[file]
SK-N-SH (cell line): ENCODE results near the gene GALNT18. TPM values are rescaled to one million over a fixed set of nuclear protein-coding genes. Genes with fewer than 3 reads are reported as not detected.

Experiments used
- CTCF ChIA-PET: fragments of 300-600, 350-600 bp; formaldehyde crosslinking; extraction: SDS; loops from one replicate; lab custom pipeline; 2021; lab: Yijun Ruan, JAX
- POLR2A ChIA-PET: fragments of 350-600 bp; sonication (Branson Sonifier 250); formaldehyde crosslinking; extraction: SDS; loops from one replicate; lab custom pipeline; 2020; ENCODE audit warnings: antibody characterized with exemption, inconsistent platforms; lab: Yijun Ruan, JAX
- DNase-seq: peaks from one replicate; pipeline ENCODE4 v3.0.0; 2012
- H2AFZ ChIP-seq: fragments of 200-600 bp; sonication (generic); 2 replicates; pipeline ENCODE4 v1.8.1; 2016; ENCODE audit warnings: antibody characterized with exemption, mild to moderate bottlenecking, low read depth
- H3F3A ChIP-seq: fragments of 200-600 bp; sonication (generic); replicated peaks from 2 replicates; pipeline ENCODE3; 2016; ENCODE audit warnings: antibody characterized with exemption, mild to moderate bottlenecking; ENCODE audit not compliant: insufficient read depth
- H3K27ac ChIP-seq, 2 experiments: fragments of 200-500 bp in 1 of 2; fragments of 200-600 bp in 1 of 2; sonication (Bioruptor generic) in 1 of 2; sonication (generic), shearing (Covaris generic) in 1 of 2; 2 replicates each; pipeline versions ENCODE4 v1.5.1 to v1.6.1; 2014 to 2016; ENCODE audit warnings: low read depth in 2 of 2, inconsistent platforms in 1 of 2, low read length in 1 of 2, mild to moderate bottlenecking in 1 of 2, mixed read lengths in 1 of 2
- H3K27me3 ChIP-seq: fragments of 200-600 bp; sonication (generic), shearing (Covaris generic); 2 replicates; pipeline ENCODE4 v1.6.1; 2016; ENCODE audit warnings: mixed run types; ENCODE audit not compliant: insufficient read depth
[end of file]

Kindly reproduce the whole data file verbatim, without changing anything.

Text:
SK-N-SH (cell line): ENCODE results near the gene GALNT18. TPM values are rescaled to one million over a fixed set of nuclear protein-coding genes. Genes with fewer than 3 reads are reported as not detected.

Experiments used
- CTCF ChIA-PET: fragments of 300-600, 350-600 bp; formaldehyde crosslinking; extraction: SDS; loops from one replicate; lab custom pipeline; 2021; lab: Yijun Ruan, JAX
- POLR2A ChIA-PET: fragments of 350-600 bp; sonication (Branson Sonifier 250); formaldehyde crosslinking; extraction: SDS; loops from one replicate; lab custom pipeline; 2020; ENCODE audit warnings: antibody characterized with exemption, inconsistent platforms; lab: Yijun Ruan, JAX
- DNase-seq: peaks from one replicate; pipeline ENCODE4 v3.0.0; 2012
- H2AFZ ChIP-seq: fragments of 200-600 bp; sonication (generic); 2 replicates; pipeline ENCODE4 v1.8.1; 2016; ENCODE audit warnings: antibody characterized with exemption, mild to moderate bottlenecking, low read depth
- H3F3A ChIP-seq: fragments of 200-600 bp; sonication (generic); replicated peaks from 2 replicates; pipeline ENCODE3; 2016; ENCODE audit warnings: antibody characterized with exemption, mild to moderate bottlenecking; ENCODE audit not compliant: insufficient read depth
- H3K27ac ChIP-seq, 2 experiments: fragments of 200-500 bp in 1 of 2; fragments of 200-600 bp in 1 of 2; sonication (Bioruptor generic) in 1 of 2; sonication (generic), shearing (Covaris generic) in 1 of 2; 2 replicates each; pipeline versions ENCODE4 v1.5.1 to v1.6.1; 2014 to 2016; ENCODE audit warnings: low read depth in 2 of 2, inconsistent platforms in 1 of 2, low read length in 1 of 2, mild to moderate bottlenecking in 1 of 2, mixed read lengths in 1 of 2
- H3K27me3 ChIP-seq: fragments of 200-600 bp; sonication (generic), shearing (Covaris generic); 2 replicates; pipeline ENCODE4 v1.6.1; 2016; ENCODE audit warnings: mixed run types; ENCODE audit not compliant: insufficient read depth